The lives system is the most pointless cliche in the entire videogame industry. No, seriously, what's the point, other than to artificially bump up challenge because the developers can't get the job done via challenging level design or tough bosses.
Back in the days of the arcade, the lives system made sense. When you only had to spend 25 cents to play the game, your gaming sessions had to be short. "Game Over" was how the game forced you to put in more quarters to continue playing. That made sense.
However, on the CONSOLES, what the heck is point?! I think AVGN said it best:
You should have unlimited continues [and lives] because the only reason you should have to put in a password [or load a save] is if you turn the game off and want to come back to it later. As long as you're still playing, you're gonna keep playing the same stages over and over and over again, so what's the point of sending you all the way back to the beginning? The earliest stages are the easiest, and they're the stages you end up playing the most. It's the LATER stages where you need the most practice... imagine if, in high school, you fail senior year; what happens? You do senior year again, right? You don't have to go all the way back and do freshman year again! SO, BOTTOM LINE, HAVE UNLIMITED CONTINUES [AND LIVES], GOD DAMNIT!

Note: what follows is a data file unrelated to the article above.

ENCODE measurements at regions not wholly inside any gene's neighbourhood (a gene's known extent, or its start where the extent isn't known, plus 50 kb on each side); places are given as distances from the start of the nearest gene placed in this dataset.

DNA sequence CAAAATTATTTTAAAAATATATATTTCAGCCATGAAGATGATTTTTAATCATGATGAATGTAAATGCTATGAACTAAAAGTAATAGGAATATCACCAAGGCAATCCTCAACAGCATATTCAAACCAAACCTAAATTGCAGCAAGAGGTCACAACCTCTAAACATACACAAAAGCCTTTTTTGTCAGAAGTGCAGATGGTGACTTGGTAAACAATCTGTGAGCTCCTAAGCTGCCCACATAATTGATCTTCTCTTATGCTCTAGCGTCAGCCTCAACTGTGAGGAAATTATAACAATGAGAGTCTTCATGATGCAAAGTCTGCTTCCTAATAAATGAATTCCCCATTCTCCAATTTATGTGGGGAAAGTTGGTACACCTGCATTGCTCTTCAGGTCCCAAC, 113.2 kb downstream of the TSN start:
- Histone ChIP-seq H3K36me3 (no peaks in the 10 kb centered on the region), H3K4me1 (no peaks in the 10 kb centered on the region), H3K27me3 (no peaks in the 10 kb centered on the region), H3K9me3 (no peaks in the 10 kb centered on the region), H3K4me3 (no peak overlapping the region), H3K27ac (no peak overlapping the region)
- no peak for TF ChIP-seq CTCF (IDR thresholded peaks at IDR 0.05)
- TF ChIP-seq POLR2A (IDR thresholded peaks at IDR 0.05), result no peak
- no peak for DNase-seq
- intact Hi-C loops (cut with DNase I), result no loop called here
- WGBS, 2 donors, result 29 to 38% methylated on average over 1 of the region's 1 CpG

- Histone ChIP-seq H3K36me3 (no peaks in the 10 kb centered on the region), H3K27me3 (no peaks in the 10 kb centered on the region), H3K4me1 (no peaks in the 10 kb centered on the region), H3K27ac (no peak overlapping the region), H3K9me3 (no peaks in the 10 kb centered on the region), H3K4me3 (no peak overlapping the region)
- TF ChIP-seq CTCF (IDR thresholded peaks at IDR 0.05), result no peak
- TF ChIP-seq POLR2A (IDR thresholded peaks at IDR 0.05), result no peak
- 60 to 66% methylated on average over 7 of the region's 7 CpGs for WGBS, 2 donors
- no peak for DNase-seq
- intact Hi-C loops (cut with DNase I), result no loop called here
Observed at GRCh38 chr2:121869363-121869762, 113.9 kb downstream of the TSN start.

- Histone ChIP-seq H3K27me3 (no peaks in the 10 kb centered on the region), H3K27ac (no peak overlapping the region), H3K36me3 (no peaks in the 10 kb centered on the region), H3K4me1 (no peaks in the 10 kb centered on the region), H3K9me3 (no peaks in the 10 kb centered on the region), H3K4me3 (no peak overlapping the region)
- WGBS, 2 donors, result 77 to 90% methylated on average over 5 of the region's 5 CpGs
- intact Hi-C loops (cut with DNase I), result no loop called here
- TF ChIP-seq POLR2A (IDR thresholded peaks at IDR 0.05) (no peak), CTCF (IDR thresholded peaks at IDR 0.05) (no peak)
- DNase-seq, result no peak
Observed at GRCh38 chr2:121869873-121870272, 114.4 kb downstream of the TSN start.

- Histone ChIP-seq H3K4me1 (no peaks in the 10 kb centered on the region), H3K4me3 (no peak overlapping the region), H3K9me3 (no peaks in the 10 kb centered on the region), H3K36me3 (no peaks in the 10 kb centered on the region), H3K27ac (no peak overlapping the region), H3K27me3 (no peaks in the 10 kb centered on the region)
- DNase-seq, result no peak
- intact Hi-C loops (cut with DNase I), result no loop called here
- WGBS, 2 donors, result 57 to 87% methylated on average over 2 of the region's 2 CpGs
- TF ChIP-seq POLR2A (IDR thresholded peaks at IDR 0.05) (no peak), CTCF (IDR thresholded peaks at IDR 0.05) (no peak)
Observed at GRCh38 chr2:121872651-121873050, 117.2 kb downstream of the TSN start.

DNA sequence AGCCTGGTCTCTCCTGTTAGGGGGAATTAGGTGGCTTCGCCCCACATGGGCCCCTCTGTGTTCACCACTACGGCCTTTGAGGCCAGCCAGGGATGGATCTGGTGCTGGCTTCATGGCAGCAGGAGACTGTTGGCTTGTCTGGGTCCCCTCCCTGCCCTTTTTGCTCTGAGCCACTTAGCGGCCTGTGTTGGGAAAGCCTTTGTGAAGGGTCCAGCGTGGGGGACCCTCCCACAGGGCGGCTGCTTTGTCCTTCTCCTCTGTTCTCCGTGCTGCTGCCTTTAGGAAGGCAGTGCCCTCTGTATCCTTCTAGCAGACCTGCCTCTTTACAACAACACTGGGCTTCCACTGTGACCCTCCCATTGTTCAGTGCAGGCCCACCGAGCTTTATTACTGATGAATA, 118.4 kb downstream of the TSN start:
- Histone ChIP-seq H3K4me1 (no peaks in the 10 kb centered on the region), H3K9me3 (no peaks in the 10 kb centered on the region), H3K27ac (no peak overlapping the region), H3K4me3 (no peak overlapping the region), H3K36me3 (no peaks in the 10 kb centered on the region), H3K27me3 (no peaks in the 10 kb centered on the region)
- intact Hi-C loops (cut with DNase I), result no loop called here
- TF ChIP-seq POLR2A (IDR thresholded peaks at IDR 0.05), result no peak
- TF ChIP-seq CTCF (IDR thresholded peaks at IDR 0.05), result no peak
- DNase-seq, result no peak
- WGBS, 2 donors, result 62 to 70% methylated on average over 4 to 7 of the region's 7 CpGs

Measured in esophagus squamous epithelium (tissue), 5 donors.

I couldn't have said it better if I tried.
And yet, to this day, we have games like Super Mario Galaxy, where the only thing loosing all your lives means is that you go back to the beginning of the level instead of the last checkpoint. It's a minor setback, and it seems like just an excuse from Nintendo to add extra challenge to the game. But it's not a "challenge;" it's just annoying. If the challenge to the levels can't stand on their own, they don't DESERVE to stand at all!
Unless it's an arcade game, there's no reason you shouldn't have unlimited lives!
Who's with me?